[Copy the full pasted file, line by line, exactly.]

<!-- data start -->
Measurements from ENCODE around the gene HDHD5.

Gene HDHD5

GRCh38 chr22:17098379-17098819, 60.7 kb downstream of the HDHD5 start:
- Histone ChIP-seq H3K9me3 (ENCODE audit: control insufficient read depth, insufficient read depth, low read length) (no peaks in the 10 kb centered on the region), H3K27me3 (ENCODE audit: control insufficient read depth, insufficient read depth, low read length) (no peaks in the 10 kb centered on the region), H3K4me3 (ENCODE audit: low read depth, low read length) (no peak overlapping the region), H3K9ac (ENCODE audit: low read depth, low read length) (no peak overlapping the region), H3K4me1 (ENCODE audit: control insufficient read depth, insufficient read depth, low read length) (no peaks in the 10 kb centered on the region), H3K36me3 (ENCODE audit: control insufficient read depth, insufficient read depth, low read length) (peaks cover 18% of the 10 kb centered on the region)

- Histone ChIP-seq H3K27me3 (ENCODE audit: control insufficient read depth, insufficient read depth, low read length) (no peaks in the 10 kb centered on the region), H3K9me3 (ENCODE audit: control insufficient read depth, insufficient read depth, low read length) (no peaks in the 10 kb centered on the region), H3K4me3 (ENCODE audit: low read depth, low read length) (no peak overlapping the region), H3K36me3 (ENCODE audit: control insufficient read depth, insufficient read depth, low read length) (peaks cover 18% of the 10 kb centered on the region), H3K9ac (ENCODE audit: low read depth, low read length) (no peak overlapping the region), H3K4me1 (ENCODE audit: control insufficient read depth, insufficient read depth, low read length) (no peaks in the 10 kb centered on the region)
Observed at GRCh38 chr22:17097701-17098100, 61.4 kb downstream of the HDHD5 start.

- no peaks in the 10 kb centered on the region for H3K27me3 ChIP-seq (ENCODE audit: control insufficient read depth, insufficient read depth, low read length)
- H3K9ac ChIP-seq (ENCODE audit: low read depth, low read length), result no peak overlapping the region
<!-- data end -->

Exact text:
Measurements from ENCODE around the gene HDHD5.

Gene HDHD5

GRCh38 chr22:17098379-17098819, 60.7 kb downstream of the HDHD5 start:
- Histone ChIP-seq H3K9me3 (ENCODE audit: control insufficient read depth, insufficient read depth, low read length) (no peaks in the 10 kb centered on the region), H3K27me3 (ENCODE audit: control insufficient read depth, insufficient read depth, low read length) (no peaks in the 10 kb centered on the region), H3K4me3 (ENCODE audit: low read depth, low read length) (no peak overlapping the region), H3K9ac (ENCODE audit: low read depth, low read length) (no peak overlapping the region), H3K4me1 (ENCODE audit: control insufficient read depth, insufficient read depth, low read length) (no peaks in the 10 kb centered on the region), H3K36me3 (ENCODE audit: control insufficient read depth, insufficient read depth, low read length) (peaks cover 18% of the 10 kb centered on the region)

- Histone ChIP-seq H3K27me3 (ENCODE audit: control insufficient read depth, insufficient read depth, low read length) (no peaks in the 10 kb centered on the region), H3K9me3 (ENCODE audit: control insufficient read depth, insufficient read depth, low read length) (no peaks in the 10 kb centered on the region), H3K4me3 (ENCODE audit: low read depth, low read length) (no peak overlapping the region), H3K36me3 (ENCODE audit: control insufficient read depth, insufficient read depth, low read length) (peaks cover 18% of the 10 kb centered on the region), H3K9ac (ENCODE audit: low read depth, low read length) (no peak overlapping the region), H3K4me1 (ENCODE audit: control insufficient read depth, insufficient read depth, low read length) (no peaks in the 10 kb centered on the region)
Observed at GRCh38 chr22:17097701-17098100, 61.4 kb downstream of the HDHD5 start.

- no peaks in the 10 kb centered on the region for H3K27me3 ChIP-seq (ENCODE audit: control insufficient read depth, insufficient read depth, low read length)
- H3K9ac ChIP-seq (ENCODE audit: low read depth, low read length), result no peak overlapping the region